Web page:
Qatar Airways chief says laptop ban not designed to hurt Gulf carriers
Qatar Airways may order 100 new jetliners before the end of
this year to power its push into India and also plans to announce two new
routes to the UK even as the country prepares to exit the European Union, CEO
Akbar Al Baker said.
The Gulf carrier is confident that a new aviation policy
mapped out by “futuristic” Indian Prime Minister Narendra Modi will permit 100
percent foreign ownership of a domestic airline, Al Baker said Monday in
Qatar Airways is briefing lawyers in India and will seek
formally to establish the new airline soon, with a tender for aircraft to
“It could be this year,” the CEO told journalists after
addressing the Qatar-UK Business and Investment Forum. “It depends how fast we
can arrange our application.”
Al Baker revealed last month that he planned to set up an
Indian carrier with a fleet of 100 narrow-body jets, breaking into a
fast-growing market where local rules previously prevented full ownership by
foreign airlines. He said at the time that the Qatar Investment Authority could
fund the venture, leaving Qatar Airways to run it, though it’s not clear
whether such an arrangement would avoid the curb.
Qatar Airways is targeting an Indian foothold after Etihad
Airways of Abu Dhabi took a 24 percent stake in Jet Airways India Ltd. Leading
Asian carriers Singapore Airlines Ltd. and AirAsia Bhd. also have 49 percent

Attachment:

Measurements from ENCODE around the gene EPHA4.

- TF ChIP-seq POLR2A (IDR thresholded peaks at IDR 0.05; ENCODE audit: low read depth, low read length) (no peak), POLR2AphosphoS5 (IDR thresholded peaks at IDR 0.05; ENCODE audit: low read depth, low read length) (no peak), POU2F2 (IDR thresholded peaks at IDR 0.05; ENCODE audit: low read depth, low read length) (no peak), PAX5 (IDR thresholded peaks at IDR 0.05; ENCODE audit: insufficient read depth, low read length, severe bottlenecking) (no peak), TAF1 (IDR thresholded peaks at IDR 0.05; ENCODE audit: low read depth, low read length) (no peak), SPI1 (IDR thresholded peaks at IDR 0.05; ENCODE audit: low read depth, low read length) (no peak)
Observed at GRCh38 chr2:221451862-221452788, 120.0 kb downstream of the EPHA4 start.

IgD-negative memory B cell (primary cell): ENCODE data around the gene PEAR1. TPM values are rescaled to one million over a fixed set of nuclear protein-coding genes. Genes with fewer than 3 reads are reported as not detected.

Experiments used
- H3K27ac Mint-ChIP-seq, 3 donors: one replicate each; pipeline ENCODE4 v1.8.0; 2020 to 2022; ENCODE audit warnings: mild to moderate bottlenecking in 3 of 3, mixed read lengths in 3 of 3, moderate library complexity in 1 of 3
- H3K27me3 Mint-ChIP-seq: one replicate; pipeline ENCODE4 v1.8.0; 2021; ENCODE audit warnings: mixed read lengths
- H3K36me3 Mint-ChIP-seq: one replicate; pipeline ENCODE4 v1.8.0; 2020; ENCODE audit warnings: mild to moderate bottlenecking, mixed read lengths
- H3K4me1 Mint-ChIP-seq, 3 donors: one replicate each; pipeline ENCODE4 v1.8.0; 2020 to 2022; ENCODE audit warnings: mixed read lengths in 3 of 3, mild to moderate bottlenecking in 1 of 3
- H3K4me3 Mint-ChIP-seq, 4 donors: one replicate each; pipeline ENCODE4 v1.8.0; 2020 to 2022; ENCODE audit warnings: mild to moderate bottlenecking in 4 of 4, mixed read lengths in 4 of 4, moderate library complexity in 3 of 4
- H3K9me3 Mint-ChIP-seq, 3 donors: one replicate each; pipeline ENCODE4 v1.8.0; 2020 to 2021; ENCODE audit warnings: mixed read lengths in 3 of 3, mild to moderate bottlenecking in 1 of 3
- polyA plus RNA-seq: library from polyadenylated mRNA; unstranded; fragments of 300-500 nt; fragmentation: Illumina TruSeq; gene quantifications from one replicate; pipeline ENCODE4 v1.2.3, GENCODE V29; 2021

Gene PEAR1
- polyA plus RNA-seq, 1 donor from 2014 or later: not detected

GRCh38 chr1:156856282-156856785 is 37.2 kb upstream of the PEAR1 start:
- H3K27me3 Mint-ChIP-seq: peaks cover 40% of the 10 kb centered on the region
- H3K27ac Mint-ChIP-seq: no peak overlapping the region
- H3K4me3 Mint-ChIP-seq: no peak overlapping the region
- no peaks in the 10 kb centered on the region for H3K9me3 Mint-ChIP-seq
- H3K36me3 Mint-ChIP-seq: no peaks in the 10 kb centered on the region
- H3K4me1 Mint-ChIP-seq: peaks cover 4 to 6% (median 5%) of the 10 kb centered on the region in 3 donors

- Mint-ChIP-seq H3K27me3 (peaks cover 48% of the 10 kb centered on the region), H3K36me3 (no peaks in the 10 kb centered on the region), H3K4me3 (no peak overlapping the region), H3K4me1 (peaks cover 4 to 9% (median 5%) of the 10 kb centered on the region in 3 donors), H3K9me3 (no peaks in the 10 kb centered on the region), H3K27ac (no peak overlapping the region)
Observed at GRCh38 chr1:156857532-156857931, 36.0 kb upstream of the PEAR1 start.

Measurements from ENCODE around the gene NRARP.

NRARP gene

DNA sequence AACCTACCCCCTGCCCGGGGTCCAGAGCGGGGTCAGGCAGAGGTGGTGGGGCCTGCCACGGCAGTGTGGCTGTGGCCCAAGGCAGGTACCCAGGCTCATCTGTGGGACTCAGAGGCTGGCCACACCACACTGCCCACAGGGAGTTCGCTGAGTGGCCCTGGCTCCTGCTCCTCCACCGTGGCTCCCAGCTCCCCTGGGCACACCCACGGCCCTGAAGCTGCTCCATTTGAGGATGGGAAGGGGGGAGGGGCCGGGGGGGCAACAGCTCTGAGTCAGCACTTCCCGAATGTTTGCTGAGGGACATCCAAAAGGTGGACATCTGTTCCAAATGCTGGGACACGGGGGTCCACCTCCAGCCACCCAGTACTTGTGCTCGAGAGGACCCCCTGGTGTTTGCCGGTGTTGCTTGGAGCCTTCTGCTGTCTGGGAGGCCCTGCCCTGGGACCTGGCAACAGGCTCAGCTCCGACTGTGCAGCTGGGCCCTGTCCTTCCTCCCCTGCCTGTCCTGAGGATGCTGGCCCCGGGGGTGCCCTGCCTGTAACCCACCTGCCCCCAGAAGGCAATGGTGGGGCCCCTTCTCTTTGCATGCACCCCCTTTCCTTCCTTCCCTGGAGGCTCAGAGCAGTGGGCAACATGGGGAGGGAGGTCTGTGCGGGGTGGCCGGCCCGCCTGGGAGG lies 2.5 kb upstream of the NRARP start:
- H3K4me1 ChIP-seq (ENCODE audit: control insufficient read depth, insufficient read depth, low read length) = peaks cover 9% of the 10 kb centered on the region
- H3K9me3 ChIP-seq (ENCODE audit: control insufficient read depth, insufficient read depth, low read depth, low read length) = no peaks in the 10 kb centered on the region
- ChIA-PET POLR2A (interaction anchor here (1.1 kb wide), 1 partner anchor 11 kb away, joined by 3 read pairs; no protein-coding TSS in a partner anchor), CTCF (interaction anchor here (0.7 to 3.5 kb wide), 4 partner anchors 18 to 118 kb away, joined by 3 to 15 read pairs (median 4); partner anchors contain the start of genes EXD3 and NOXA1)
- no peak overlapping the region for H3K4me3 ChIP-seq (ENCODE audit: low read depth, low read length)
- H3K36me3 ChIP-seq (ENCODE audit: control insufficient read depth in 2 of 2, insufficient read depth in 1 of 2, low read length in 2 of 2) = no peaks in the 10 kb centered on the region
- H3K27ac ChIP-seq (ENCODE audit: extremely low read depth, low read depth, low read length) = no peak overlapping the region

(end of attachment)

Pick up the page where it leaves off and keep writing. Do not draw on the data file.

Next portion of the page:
holdings in affiliates in the subcontinent, though no foreign operator has been
able to acquire full control.
Al Baker sought to use QIA to secure a position in discount
specialist Indigo during its initial public offering, but the fund failed to
gain the required approvals in time.
Qatar Airways’ expansion plans elsewhere include the
addition of two new routes to Britain, the CEO said at the investment event.
The carrier already offers 72 weekly services to the UK, where it serves
London’s Heathrow hub as well as Manchester and Birmingham in England and
Edinburgh in Scotland.
Al Baker said his company accepts that a ban on passengers
carrying large electronic devices aboard US-bound flights from a clutch of
Mideast and African nations including Qatar is a “security decision,” adding
that it’s too early to say if the measures will hurt business.
“I don’t think it is targeted at Gulf airlines,” he said.
“It is a decision made by the United States that we as an operator have to
follow. We have to comply and make sure that we don’t cause any inconvenience
to our passengers.”
Qatar Airways customers bound for the US are required to
surrender their laptops and other equipment when passing through security
screening, unlike those at Dubai-based Emirates, who can hang on to them until
the gate. Qatar Airways doesn’t plan to hand out loaner devices in the cabin,
something Emirates President Tim Clark has said may be an option.
“We don’t want to do anything that will violate the
directions we have received,” Al Baker said.